Advanced Cryogenics' Sam A. Rushing explores the subject of CO2 industrial applications, primarily relating to organic and inorganic chemical usage in industry.

Carbon dioxide has been at the forefront of much of today’s media, as a major greenhouse gas which will be an extraordinary challenge to manage in the future.

The greenhouse effect, that being the rise in global temperatures, sea levels, and other catastrophic effects, is one of the most daunting challenges ahead – even though so many schemes for sequestration have been identified, these are yet to be proven.

This article is specifically written on the subject of CO2 industrial applications, primarily relating to organic and inorganic chemical usage in industry.

This chemical industry application, which can include chemical feedstock applications for CO2, is a smaller part of the greater applications in the merchant trade.

As I have written in the past, in the developed markets some 70% of the merchant CO2 is dedicated to food & beverage usage, for the most part. The remaining 30% is then dedicated to a wide range of industrial applications, including chemical manufacturing, both organic and inorganic feedstock requirements for CO2.

Of course, there can be niche, pipeline-fed destinations for carbon dioxide which are ‘over the fence’ – perhaps a chemical manufacturing application, or via a more distant pipeline such as enhanced oil recovery (EOR), which create a base load or full load for a plant site.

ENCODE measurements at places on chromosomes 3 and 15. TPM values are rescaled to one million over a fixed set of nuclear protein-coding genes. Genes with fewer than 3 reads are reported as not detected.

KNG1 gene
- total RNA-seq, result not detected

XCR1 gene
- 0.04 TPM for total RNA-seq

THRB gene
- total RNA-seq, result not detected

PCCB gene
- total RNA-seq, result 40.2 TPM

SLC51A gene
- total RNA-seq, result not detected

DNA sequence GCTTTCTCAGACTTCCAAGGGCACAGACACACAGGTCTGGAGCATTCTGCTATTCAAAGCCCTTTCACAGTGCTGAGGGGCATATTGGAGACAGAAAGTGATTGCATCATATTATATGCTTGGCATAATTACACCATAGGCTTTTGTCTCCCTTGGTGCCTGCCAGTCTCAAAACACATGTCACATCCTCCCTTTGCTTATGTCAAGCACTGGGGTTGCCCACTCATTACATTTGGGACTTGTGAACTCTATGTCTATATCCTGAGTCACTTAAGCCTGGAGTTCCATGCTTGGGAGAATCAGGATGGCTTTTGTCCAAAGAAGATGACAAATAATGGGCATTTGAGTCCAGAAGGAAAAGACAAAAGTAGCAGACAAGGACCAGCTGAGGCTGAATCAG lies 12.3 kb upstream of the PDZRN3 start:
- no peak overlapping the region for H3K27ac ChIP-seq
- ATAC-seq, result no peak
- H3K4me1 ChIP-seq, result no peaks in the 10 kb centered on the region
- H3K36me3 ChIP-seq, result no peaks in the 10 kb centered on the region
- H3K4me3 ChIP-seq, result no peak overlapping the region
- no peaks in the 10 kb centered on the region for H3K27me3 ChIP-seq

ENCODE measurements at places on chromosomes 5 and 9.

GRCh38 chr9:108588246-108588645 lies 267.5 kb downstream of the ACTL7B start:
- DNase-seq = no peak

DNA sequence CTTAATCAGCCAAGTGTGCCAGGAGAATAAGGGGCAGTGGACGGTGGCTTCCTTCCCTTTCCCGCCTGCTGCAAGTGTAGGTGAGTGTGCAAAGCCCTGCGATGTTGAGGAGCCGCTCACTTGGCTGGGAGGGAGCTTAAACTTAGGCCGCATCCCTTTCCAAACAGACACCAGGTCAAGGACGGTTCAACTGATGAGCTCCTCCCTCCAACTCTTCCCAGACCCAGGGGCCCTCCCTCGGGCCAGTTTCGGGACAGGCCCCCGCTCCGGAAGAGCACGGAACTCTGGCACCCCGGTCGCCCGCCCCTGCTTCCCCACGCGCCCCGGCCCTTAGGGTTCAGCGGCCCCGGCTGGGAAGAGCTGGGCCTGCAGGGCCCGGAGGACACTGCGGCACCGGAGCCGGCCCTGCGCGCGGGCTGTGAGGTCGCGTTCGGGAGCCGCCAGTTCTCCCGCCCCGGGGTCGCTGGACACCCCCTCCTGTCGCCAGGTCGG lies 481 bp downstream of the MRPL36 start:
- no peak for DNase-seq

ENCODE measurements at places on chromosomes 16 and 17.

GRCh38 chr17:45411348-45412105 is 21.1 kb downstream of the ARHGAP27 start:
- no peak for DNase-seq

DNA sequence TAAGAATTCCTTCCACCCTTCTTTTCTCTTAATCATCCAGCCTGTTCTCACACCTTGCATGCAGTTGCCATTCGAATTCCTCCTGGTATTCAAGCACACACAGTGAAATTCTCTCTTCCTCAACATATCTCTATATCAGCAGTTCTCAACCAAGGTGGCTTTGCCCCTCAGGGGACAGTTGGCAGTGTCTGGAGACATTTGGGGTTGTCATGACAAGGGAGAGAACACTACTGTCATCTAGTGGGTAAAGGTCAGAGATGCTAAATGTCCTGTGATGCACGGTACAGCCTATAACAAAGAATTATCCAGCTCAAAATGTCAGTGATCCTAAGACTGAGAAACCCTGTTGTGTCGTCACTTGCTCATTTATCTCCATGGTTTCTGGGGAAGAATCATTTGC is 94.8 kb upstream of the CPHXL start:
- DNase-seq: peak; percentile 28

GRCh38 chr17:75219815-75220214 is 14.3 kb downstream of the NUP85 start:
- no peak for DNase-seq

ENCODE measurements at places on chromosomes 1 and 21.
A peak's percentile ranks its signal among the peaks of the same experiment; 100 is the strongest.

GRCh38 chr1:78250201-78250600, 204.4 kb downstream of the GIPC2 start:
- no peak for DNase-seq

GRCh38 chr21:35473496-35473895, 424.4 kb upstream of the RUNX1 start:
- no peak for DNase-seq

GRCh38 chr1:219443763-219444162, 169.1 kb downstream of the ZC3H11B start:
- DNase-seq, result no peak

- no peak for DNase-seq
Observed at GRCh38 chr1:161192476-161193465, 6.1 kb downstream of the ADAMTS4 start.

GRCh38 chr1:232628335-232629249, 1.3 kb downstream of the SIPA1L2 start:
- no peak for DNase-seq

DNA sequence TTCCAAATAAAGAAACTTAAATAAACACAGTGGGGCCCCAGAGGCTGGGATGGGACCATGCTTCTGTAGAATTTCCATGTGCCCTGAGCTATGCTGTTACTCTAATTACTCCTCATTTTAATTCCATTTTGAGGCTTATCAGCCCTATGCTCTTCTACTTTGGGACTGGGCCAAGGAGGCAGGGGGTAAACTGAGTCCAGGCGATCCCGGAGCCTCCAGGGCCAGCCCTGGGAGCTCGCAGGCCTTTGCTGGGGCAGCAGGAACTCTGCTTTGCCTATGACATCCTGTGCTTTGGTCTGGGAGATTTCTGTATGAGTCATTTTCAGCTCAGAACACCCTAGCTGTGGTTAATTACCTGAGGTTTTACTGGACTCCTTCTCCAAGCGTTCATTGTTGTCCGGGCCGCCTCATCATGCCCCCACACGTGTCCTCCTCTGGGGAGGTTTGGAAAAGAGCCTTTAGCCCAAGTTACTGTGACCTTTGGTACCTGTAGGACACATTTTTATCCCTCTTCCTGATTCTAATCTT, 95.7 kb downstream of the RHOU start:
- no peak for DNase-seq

Production of calcium carbonate from slaked lime, via CO2 injection, is common in the commodity chemicals realm.

Captive utilisation of CO2
I can think of many applications for CO2 in industry to include both inorganic and organic in some fashion or form; beyond the large volumes and wide variety in the food processing industry (freezing, cooling, and gas packaging), and of course beverage carbonation.

When taking out welding gas usage, metallurgical and allied applications, plus fire abatement, supercritical extraction, oil and gas (enhanced production and well stimulation), carbonic acid production for Ph reduction, laser applications, and pneumatic applications, the following paragraphs describe what I generally think of in terms of organic and inorganic related applications for CO2.

From an old chemical industry perspective, soda ash or sodium carbonate plants such as Church & Dwight and FMC in Green River Wyoming, in the US for example, use CO2 from a merchant Green River plant in the production of sodium bicarbonate or baking soda.

The Church & Dwight plant has been supplied via pipeline from a local merchant CO2 facility.

Other sodium carbonate plants are using CO2 for sodium bicarbonate production in Old Fort, Ohio, which has been supplied via truck or rail delivered. Since much of this sodium bicarbonate must meet certain food/pharmaceutical applications, a food grade, refined CO2 is used rather than using a raw gas product without purification.

CO2 also has applications elsewhere in the production of various commodity products in industry, for example in the plastics industry, where CO2 can be combined with epoxides to create polymers and plastics.

As for commodity organic chemical products, there are a couple of examples too. Methanol production can be enhanced by CO2 injection, whereby CO2 can be injected into a syngas (from reformed natural gas and via catalytic reaction) to yield an increased volume of crude methanol.

If delivering CO2 via pipeline to such a process, this can be considered a captive market as well, while other possible captive markets include the production of urea - where normally the conventional urea manufacturing operation is within an anhydrous ammonia production operation.

The CO2 by-product from anhydrous ammonia production is then used in a two-step process, which would yield the intermediate ammonium carbamate and then dehydrate to a commercial urea.